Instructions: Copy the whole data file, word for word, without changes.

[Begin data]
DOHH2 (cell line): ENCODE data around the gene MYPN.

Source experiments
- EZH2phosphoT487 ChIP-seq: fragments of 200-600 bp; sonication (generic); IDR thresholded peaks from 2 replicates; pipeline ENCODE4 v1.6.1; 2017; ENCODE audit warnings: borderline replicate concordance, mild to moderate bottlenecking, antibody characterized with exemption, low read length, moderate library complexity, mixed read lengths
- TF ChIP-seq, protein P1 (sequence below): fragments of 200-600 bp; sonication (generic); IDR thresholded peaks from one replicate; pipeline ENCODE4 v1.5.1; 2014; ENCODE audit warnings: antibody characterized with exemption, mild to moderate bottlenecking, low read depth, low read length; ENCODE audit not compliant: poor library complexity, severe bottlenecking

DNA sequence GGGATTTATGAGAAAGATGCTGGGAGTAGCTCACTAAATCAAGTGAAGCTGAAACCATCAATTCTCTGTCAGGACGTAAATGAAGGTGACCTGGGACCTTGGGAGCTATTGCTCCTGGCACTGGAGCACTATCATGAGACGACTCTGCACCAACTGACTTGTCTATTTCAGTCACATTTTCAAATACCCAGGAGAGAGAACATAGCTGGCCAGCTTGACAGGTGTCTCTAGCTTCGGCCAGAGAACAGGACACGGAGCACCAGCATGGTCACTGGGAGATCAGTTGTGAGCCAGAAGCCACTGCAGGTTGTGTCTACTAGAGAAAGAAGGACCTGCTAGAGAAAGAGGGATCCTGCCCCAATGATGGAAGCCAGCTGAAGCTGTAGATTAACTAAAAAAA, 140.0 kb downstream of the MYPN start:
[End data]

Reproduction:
DOHH2 (cell line): ENCODE data around the gene MYPN.

Source experiments
- EZH2phosphoT487 ChIP-seq: fragments of 200-600 bp; sonication (generic); IDR thresholded peaks from 2 replicates; pipeline ENCODE4 v1.6.1; 2017; ENCODE audit warnings: borderline replicate concordance, mild to moderate bottlenecking, antibody characterized with exemption, low read length, moderate library complexity, mixed read lengths
- TF ChIP-seq, protein P1 (sequence below): fragments of 200-600 bp; sonication (generic); IDR thresholded peaks from one replicate; pipeline ENCODE4 v1.5.1; 2014; ENCODE audit warnings: antibody characterized with exemption, mild to moderate bottlenecking, low read depth, low read length; ENCODE audit not compliant: poor library complexity, severe bottlenecking

DNA sequence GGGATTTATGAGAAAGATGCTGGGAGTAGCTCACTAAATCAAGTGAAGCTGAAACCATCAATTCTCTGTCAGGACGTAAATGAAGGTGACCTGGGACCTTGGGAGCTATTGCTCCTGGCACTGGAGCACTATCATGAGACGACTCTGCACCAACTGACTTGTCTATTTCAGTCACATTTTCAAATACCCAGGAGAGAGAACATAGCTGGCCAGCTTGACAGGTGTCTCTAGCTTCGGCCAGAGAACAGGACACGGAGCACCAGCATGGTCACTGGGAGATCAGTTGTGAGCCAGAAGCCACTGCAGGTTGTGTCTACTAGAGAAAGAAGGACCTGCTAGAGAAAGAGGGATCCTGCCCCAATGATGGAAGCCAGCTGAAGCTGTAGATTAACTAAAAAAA, 140.0 kb downstream of the MYPN start: